One of the JPIC’s principles is charity, which we understand at three levels. First, the welfare, such as feeding the hungry, then the promotional, which is raising awareness, and finally, structural. While some people mainly dedicate themselves to the first part – which is great – I think it is essential to go further than that and work on the root causes of injustice. In that sense, charity and human rights work complement each other very well.

For more information, check out our main article on Franciscans at the Forefront of Human Rights.

In September, the Franciscan Network for Migrants (FNM) gathered in San Salvador for its annual meeting. Representing the concerns of the network at the United Nations, Franciscans International participated in this meeting, which brought together facilitators and representatives of Franciscan migrant shelters across the Americas.

The week centered around capacity-building, experience-sharing, and collaboration. Together, participants could comparatively analyze the situation of migrants in their respective countries and the lack of protection for people on the move. Although the political contexts may vary, the issues migrants face – such as violence, insecurity, organized crime, and corruption – are often the same. While taking stock of their common efforts to protect migrants across South, Central, and North America, Franciscan partners also reflected on how their work can be further strengthened.

Resisting the invisibility of migrants

Due to their disadvantaged status, migrants are vulnerable to a multitude of human rights violations, including human trafficking, murders, and enforced disappearances. According to the International Organization for Migration (IOM), 2022 was the deadliest year for migrants in the Americas since the start of its Missing Migrant Project in 2014, with more than 1.400 who went missing or died. When this happens, many family members remain in the dark about the fate of their loved ones, as proper investigations are still severely lacking.

During the week, Franciscans met with members of the Committee of Relatives of Deceased and Disappeared Migrants from El Salvador (COFAMIDE), an initiative born in 2006 from relatives of migrants who disappeared. Omar Joaquin, the organization’s Secretary-General, himself received a “last communication” from his son before he disappeared. Since then, he has helped hundreds of families looking for answers about their relatives and advocates for stronger protection and search mechanisms.

Documenting the situation: a real challenge

Another focus of the 2023 annual meeting was the importance of documenting these human rights violations – a workshop under FI’s responsibility. Documenting and connecting individual experiences can help distinguish trends and dynamics, identify the actors involved, and thus make more robust cases for national and international advocacy. It also helps build and sustain a collective memory of what is happening to people on the move.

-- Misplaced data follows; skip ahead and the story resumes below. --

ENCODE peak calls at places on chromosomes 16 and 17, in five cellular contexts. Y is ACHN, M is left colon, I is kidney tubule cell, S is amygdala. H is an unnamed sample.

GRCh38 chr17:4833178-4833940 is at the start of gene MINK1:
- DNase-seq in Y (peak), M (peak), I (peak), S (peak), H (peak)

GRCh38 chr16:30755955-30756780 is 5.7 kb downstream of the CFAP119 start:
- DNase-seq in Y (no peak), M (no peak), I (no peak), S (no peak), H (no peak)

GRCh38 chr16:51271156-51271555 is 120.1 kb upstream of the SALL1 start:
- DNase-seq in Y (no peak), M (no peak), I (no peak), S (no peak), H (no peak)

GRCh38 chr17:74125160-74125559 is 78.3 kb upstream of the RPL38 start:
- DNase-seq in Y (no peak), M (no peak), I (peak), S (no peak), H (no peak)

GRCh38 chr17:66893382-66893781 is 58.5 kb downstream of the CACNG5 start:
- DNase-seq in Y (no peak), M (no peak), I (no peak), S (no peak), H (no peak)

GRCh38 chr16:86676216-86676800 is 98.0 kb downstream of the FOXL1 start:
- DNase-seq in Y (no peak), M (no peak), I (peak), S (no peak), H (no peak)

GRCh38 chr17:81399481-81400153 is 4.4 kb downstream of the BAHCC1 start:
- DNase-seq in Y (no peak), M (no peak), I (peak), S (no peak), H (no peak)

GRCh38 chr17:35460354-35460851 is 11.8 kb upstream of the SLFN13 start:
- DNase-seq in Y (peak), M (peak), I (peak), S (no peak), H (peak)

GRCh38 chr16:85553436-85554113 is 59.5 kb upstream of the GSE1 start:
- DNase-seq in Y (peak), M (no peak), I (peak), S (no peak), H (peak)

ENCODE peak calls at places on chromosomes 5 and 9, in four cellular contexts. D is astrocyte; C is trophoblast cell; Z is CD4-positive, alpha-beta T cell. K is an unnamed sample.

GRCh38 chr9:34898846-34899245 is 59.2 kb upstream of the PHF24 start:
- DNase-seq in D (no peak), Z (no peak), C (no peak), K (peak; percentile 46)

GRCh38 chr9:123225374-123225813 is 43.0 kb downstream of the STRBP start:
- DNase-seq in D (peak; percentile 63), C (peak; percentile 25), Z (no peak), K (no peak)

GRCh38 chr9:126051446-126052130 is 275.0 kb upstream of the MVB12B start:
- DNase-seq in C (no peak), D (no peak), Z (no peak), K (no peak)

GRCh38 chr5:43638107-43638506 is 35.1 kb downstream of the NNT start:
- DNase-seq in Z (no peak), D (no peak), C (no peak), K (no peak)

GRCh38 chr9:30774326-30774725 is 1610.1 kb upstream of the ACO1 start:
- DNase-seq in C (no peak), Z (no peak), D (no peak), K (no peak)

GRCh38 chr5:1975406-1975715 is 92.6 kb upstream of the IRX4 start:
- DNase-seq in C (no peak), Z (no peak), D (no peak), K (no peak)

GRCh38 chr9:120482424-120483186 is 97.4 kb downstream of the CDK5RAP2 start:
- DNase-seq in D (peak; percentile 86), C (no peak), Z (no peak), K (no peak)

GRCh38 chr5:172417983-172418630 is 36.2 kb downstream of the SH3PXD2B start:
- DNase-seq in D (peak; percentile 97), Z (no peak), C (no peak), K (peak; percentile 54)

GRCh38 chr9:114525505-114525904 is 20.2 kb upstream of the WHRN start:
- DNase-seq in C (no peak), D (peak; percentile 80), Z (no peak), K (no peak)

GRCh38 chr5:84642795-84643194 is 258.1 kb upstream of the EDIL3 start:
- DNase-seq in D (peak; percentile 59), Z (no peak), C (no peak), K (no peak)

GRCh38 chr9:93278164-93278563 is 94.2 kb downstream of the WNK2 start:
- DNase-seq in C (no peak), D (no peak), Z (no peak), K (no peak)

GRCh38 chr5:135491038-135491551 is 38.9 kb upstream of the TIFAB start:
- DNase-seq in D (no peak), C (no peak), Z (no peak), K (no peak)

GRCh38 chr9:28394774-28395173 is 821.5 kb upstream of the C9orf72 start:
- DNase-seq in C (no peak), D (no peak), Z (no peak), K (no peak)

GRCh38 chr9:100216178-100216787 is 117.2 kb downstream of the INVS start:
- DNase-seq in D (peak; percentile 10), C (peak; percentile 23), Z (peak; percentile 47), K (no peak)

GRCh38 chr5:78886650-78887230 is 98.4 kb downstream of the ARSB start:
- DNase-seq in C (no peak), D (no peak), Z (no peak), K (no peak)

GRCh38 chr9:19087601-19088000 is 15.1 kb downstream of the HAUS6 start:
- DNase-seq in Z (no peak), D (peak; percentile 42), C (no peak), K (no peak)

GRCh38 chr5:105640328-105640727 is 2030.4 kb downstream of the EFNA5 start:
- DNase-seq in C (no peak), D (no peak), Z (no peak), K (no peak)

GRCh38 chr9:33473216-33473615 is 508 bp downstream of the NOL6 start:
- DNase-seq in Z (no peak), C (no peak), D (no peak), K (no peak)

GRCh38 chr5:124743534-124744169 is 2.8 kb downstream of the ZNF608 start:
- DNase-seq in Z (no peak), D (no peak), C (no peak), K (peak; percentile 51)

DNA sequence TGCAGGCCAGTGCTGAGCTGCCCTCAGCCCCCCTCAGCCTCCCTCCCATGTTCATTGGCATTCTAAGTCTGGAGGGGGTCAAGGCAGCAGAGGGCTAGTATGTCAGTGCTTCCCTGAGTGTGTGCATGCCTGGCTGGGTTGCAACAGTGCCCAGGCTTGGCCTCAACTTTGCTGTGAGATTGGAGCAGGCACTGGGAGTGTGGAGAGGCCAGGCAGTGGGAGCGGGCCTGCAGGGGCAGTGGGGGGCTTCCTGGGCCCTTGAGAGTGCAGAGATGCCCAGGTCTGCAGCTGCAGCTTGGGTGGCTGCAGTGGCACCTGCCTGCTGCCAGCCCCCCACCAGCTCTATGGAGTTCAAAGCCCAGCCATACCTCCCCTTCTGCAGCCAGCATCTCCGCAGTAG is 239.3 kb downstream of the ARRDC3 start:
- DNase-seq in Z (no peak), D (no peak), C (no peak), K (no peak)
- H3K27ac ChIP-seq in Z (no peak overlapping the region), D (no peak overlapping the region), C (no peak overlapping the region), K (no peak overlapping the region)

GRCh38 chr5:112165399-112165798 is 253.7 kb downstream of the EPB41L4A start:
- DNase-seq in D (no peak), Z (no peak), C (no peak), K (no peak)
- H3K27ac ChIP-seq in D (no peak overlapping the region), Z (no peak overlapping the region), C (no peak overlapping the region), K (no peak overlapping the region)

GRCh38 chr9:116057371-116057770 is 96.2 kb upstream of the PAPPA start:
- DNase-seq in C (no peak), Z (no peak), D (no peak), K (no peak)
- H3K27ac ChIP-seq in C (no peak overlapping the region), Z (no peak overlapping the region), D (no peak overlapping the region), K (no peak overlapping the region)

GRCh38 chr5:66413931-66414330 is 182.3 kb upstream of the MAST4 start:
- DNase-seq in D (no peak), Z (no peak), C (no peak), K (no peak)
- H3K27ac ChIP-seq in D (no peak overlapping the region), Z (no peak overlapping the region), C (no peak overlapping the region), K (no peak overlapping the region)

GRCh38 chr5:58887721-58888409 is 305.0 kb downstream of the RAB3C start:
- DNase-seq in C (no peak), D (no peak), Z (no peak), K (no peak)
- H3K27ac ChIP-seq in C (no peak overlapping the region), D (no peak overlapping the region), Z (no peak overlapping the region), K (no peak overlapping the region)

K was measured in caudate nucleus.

With the help of Margarita Nunez from the Migration Affairs Program (PRAMI), they identified different components of human rights documentation and how each is essential for humanitarian, judicial, or political action. Indeed, as there is often a gap between laws, discourses, and practices, having precise and systematic information is vital when advocating for change.

Documentation also includes security incidents against people working to support and protect migrants. In a context of increased criminalization and threats against human rights defenders (HRDs), Joaquin Raymundo of Protection International reminded participants that the UN General Assembly has compelled States to protect HRDs. This led to an extensive discussion of participants’ first-hand experiences of security incidents and how to improve capacities and protection strategies to mitigate these risks.

Finally, the week together has proven the importance of alliances. FNM Executive Secretary Vianey Martinez said: “In a fraternal spirit, we created a safe and synodal space to elaborate with FI through a three-year work plan and to discuss our next steps.” In the end, this collaboration allows Franciscans to use their complementary skills, share good practices, and support each other in their common objective to protect and safeguard the human dignity of people on the move.

On 21 September 2016, armed men – some of them wearing uniforms identifying them as members of the Philippines’ drug enforcement agency – pulled up outside the house of Amelia Santos. “I cannot forget the pain when I recall that day. It was like a movie,” she says. The armed men moved into the neighborhood and started shooting. “Afterwards, I saw my husband lying on a table, his face and body covered in mud and blood […] At that moment, I knew I needed to be strong.” Afterward, she learned that her husband had been shot 28 times.